Global Health Photography Competition 2019

Global Health Collaborative

The Global Health Photography competition is a yearly event to capture and display the global health activity of people from the South West Peninsula.

It’s open to all staff and students of the University of Plymouth and affiliated organisations such as the NHS or charities as part of the Global Health Collaborative.

The judging is based on a combination of technical merit, artistic ability and the Global Health message that the photo conveys.

1st place – Teerajet Taechameekietichai

This photo was taken in one of the public hospitals in Thailand; showing an ophthalmologist doing an examination (indirect ophthalmoscope) to look at the fundus of the patient. 

However, due to the limited resource and consultation rooms, the examination and history taking was done in a waiting area. 

This demonstrated how a lack of funding in developing countries affects patients' confidentiality and quality of care.

Teerajet Taechameekietichai

2nd place – Sammy Katso

This photo shows the medical outpatients waiting area at the Mae Tao Clinic, close to the Thai-Myanmar border crossing. The clinic on the Thai side of the border offers free healthcare to the displaced Burmese population. 

Without homes, human rights protection and official documentation, they are unable to access healthcare in their own country and cannot legally cross any borders. 

Severely ill patients travel or days across rural Myanmar with their families and enough belongings to last a few days, illegally cross the border on a small boat, and bundle into safe jeepnies risking arrest by the Thai police until they are safely inside the clinic grounds. 

Presentations range from tropical diseases to severe, advanced presentations of previously undiagnosed chronic diseases.

This image captures the diversity of Burmese people from the varying states of their beautiful country brought together by the need to access healthcare, united by long-standing suffering, remarkable survival and amazing generosity.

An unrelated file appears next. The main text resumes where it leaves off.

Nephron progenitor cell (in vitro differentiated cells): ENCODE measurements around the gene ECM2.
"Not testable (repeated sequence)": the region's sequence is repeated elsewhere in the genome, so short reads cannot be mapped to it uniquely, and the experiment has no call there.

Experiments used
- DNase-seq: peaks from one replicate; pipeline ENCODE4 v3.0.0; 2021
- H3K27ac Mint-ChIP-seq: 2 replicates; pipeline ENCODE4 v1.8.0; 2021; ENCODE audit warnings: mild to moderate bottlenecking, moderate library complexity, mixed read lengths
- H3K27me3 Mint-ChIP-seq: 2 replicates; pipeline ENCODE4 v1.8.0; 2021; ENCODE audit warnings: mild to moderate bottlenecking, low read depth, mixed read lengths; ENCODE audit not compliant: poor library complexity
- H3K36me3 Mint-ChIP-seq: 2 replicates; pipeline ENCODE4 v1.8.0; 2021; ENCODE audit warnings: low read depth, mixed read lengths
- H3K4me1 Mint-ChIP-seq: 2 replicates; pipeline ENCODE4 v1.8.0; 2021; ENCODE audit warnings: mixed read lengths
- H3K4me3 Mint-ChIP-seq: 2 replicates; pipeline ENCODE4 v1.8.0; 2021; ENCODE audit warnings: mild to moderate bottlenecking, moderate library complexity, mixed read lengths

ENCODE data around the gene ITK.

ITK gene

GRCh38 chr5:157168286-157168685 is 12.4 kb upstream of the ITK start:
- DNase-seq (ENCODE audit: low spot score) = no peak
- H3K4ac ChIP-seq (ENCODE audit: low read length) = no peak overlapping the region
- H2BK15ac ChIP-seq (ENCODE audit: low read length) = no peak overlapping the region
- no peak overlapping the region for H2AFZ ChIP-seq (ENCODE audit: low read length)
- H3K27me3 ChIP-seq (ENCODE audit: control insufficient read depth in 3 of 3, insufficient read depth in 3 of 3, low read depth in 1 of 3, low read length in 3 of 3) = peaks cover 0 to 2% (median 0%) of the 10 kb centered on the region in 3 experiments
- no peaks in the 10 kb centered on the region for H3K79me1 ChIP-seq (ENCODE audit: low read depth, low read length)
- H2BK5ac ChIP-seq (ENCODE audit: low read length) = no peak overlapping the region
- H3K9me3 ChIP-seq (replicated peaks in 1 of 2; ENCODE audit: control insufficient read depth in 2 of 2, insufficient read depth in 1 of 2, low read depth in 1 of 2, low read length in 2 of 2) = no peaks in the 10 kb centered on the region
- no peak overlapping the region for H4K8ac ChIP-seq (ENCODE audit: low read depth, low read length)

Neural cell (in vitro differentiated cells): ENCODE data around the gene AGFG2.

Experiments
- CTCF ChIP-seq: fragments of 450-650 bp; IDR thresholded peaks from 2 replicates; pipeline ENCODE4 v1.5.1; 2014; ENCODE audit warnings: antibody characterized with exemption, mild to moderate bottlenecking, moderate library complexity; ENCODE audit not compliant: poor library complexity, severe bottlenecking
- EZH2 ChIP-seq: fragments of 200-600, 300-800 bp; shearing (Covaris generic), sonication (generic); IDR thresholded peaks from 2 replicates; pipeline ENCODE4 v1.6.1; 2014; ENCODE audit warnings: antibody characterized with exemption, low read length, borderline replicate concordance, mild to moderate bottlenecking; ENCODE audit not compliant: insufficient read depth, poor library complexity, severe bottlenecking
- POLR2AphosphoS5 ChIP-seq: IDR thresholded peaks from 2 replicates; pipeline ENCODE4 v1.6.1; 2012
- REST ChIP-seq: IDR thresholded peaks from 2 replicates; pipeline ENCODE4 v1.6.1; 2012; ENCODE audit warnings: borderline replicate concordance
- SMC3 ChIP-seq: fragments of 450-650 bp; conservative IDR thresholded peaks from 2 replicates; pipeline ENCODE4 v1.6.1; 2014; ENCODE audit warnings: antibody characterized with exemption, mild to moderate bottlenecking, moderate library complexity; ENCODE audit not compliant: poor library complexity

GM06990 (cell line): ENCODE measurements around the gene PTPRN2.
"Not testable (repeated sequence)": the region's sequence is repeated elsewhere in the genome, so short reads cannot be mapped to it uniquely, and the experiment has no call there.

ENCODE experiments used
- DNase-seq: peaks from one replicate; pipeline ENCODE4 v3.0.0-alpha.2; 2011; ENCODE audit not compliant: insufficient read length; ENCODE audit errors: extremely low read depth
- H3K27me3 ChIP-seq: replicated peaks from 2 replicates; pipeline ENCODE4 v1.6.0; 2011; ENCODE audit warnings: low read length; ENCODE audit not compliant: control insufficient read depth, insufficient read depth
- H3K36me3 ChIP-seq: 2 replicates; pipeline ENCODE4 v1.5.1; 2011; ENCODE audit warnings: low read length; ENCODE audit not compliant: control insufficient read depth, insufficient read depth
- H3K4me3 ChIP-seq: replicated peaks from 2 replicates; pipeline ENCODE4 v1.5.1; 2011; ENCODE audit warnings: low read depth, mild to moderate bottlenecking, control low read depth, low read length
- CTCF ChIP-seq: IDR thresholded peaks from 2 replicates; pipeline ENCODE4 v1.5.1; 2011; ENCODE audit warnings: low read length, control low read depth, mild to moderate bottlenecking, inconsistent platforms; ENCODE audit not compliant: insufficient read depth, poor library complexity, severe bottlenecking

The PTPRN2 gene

Sammy Katso

The Thanakha on their faces demonstrating the pride for their culture despite the hardship that challenges them daily.

Patients often wait all day to be seen but are content in the knowledge that they are safe now, they have made it.

3rd place – Matthew Griggs

In May 2019, two University of Plymouth lecturers travelled to Nepal as part of a scoping exercise that hopes to see the development of sustainable first aid education programmes, led by paramedic students, in rural and remote communities across the country.

Nepal is one of Asia's poorest countries, and rural communities are the recipients of minimal healthcare resources and education. Patients needing to travel to a hospital may face long and difficult journeys due to a lack of transportation infrastructure and the inhospitable terrain.

Without first aid, these journeys often contribute to the worsening of any injury or medical condition, which can sometimes lead to long-term health and wellbeing problems for the patients and families involved.

The first aid course trialled this year saw 70 enthusiastic members of one rural community trained in how to deal with a range of injuries and life-threatening conditions. 

Any equipment used in the training needed to be readily available within the community and consisted of nothing more than cardboard boxes, plastic bags, pieces of cloth and bamboo.

Matthew Griggs

Any equipment used in the training needed to be readily available within the community and consisted of nothing more than cardborard boxes, plastic bags, pieces of cloth and bamboo. 

As well as addressing a clear desire for public health information within these communities, this project aims to also improve paramedic students' appreciation of global healthcare issues.

Highly commended – Alexandra Sloan

This photograph was taken in the post-natal care room at the Mae Tao Clinic, two kilometers from the Thai-Myanmar Friendship Bridge. 

The new mother is wearing Thanakara, a natural cosmetic made from tree bark that many Burmese people use to protect and cleanse their skin, enhance beauty, and to show cultural pride. 

A large population of Burmese people has no official identity as they do not have a Myanmar passport. This denies them the right to access healthcare and education, resulting in a significantly high maternal mortality rate. 

The Mae Tao Clinic offers free healthcare to this displaced but vibrant population, in particular, it hosts a busy reproductive health department that provides an environment for an appropriate antenatal check-up, safe delivery of newborns and supportive postnatal care.

Many pregnant or labouring women travel for days to reach the clinic. 

Alexandra Sloan

This photograph captures the infectious joy and love of a new mother swaddling her newborn despite the hardship she faces every day